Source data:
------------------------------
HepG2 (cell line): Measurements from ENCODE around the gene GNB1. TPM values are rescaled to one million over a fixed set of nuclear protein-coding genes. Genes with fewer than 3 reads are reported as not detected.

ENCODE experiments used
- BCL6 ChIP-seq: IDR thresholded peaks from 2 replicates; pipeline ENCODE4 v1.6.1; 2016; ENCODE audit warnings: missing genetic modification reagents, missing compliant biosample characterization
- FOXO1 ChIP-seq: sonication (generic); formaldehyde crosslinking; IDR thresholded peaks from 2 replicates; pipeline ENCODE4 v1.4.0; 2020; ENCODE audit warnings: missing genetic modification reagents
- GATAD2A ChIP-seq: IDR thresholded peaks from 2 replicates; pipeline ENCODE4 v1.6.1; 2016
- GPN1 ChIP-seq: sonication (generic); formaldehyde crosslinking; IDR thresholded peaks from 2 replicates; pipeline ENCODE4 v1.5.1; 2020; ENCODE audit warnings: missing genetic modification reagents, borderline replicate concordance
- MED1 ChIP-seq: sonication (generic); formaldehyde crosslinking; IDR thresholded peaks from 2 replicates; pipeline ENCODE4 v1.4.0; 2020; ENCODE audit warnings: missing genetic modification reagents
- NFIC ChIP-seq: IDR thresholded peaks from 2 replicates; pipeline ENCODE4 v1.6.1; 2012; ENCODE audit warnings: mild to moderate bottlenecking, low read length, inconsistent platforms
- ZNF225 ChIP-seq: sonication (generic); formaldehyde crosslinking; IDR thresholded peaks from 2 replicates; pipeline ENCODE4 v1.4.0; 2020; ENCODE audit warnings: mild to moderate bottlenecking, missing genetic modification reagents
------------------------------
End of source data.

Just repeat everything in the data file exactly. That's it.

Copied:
HepG2 (cell line): Measurements from ENCODE around the gene GNB1. TPM values are rescaled to one million over a fixed set of nuclear protein-coding genes. Genes with fewer than 3 reads are reported as not detected.

ENCODE experiments used
- BCL6 ChIP-seq: IDR thresholded peaks from 2 replicates; pipeline ENCODE4 v1.6.1; 2016; ENCODE audit warnings: missing genetic modification reagents, missing compliant biosample characterization
- FOXO1 ChIP-seq: sonication (generic); formaldehyde crosslinking; IDR thresholded peaks from 2 replicates; pipeline ENCODE4 v1.4.0; 2020; ENCODE audit warnings: missing genetic modification reagents
- GATAD2A ChIP-seq: IDR thresholded peaks from 2 replicates; pipeline ENCODE4 v1.6.1; 2016
- GPN1 ChIP-seq: sonication (generic); formaldehyde crosslinking; IDR thresholded peaks from 2 replicates; pipeline ENCODE4 v1.5.1; 2020; ENCODE audit warnings: missing genetic modification reagents, borderline replicate concordance
- MED1 ChIP-seq: sonication (generic); formaldehyde crosslinking; IDR thresholded peaks from 2 replicates; pipeline ENCODE4 v1.4.0; 2020; ENCODE audit warnings: missing genetic modification reagents
- NFIC ChIP-seq: IDR thresholded peaks from 2 replicates; pipeline ENCODE4 v1.6.1; 2012; ENCODE audit warnings: mild to moderate bottlenecking, low read length, inconsistent platforms
- ZNF225 ChIP-seq: sonication (generic); formaldehyde crosslinking; IDR thresholded peaks from 2 replicates; pipeline ENCODE4 v1.4.0; 2020; ENCODE audit warnings: mild to moderate bottlenecking, missing genetic modification reagents